Bottom line on all this - It sounds like you're not running the game your players want to play. That's ok. Next time you get together sit down and have your players spell out their character's motivators for you, if none of them have motivators that are in line with what you want to do, then you're going to need to either scrap the party, scrap the game, or rewrite things so you can suck in around half of your party. Most groups have the secondary motivator of "because my friends are doing it", a drunken barbarian my not care about orphans but if the cleric and paladin are haring off to save kids odds are the barbarian will tag along. So long as you're not constantly catering to one or two players you can generally get away with using this motivator to keep the party going. Remember you're setting the stage but it's the players story that matters most, they don't want you to read them a book or they wouldn't be playing a game, they want to be the "hero" of the story but they want to do it the way they want to do it which may not be the same as the way you want them to do it. If that's unpalatable to you then maybe it's time to pass the chair to someone else for a while, it sounds like the players have their motivators in synch from what you describe, they're playing the game they want to play and they're getting disgruntled by the fact that you're not liking the way they want to play it. Everyone at the table is supposed to have fun it sounds like you're the only one not, if that's the case then it's time for you to make a change, either join their fun or pass it off to someone else so you can make your fun next time.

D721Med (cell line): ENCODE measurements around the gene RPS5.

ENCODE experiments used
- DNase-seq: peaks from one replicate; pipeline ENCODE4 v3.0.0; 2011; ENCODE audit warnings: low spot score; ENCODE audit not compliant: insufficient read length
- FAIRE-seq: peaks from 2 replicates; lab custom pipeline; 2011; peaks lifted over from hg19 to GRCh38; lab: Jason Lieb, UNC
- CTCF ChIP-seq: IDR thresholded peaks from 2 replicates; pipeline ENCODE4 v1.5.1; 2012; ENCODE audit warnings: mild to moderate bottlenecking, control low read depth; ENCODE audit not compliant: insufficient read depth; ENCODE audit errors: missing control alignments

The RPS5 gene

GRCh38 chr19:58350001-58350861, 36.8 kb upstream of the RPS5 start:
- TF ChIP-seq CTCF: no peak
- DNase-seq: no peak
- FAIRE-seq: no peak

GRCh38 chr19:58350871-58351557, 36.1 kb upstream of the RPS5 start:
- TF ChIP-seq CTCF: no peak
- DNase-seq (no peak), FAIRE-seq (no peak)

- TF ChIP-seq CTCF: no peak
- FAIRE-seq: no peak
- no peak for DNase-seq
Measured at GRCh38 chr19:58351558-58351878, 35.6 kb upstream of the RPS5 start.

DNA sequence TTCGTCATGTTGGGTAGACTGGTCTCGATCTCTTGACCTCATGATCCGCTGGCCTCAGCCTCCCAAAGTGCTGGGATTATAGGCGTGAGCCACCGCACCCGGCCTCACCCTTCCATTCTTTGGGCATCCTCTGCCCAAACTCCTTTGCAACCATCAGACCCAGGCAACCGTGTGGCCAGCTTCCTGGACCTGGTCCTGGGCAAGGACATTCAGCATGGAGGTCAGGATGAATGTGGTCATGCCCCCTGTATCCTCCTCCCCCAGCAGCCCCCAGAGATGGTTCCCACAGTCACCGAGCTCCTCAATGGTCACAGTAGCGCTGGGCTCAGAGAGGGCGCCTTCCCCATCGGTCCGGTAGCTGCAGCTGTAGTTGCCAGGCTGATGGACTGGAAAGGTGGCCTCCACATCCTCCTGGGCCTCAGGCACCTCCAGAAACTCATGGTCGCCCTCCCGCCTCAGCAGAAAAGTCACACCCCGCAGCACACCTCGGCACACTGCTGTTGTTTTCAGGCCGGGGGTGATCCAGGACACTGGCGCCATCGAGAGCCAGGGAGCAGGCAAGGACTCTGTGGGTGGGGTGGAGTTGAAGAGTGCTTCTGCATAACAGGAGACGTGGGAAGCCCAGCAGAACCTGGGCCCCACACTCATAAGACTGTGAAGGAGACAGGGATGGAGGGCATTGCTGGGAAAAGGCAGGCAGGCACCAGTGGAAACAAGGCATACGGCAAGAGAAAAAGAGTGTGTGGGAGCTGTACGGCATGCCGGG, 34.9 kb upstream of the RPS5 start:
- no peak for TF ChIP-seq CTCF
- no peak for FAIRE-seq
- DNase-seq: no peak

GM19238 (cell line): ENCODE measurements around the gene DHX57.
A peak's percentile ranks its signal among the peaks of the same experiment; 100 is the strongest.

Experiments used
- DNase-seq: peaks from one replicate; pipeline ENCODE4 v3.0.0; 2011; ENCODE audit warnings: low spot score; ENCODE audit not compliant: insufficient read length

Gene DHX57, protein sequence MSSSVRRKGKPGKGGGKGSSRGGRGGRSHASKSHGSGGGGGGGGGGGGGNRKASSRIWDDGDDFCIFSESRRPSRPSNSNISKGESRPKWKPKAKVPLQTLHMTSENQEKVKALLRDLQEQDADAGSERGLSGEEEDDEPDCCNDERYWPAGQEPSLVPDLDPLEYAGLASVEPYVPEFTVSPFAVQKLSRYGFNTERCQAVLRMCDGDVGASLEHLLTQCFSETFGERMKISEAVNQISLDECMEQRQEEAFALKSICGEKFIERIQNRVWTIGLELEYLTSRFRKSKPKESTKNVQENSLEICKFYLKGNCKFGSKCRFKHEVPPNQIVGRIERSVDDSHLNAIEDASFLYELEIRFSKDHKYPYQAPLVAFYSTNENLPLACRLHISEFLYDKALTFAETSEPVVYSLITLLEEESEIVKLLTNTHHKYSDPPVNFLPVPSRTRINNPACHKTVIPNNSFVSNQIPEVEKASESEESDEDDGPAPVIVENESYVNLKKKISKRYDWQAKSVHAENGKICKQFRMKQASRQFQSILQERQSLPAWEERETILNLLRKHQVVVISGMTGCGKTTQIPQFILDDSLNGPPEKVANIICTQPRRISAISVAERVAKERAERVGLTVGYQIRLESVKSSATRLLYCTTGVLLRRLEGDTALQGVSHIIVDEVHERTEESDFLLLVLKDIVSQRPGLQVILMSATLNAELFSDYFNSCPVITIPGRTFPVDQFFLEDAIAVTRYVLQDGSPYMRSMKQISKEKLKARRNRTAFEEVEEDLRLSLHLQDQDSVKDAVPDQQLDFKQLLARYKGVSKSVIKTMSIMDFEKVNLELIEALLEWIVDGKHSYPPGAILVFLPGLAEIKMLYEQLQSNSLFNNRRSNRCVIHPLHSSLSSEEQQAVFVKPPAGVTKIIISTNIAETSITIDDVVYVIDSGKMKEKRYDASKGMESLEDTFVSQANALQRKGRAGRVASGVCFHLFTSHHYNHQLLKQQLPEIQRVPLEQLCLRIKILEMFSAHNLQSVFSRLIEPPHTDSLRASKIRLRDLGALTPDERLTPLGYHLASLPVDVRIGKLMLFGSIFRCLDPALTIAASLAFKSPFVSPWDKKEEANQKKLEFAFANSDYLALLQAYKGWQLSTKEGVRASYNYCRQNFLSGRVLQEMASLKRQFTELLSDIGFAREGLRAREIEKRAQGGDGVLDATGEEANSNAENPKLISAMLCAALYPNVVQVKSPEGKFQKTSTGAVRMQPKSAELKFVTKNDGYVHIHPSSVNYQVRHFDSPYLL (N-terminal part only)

I don't know if there's a way to make any of those viable below level 9 (or equivalent druid level). The key is getting to Multiattack on the druid benefits and multiple stat ups and improved natural attack which the animal can't get till level 6 if I recall... Below that the tiny-small range creatures just do not have the ability to do damage, they're still ok scouts but fluff but just not combat critters. Even at that level they just become passable not really good by any stretch.
Don't even really need to do that. A level 9 druid's weasle companion has 36HP 24AC +13/+8/+8 attack routine for 1d4-1 damage per hit before any spells are shared. Unless your GM is running a game where every creature is the same level as the party that weasle can handle one or two mooks by himself and with a +18 stealth check they'll never see him coming.
My question would be how do you roll over a 20. You're physically rolling dice for this ability unlike crane wing or deflect arrows which are just "No you don't hit me" abilities. If the wording was you expend an attack of opportunity to make an attack against you kiss I'd say it could negate a natural 20 but it specifies that the roll has to be higher. If it said equal too or higher, like a regular to hit roll vs ac, then maybe but it's specifically only on a higher roll. Could be wrong but I have a feeling this will be closer to the intent than building in a crane wing style deflect that you can then also stack the real deal on top of.
The only time I've had people hate the BBEG/Me is when the party got cute and tried to jump on the warlord massing the goblinoid army (level 14 Half-Fiend Orc with a minor artifact level weapon + his advisors and shamans) when the party had just hit level 6. "They're just orcs, mage knows fireball let's just kill him" was a fine epitaph for that party. But honestly short of running them over with the plot bus repeatedly there was going to be no way to stop them from trying it and there was literally no chance of their plan suceeding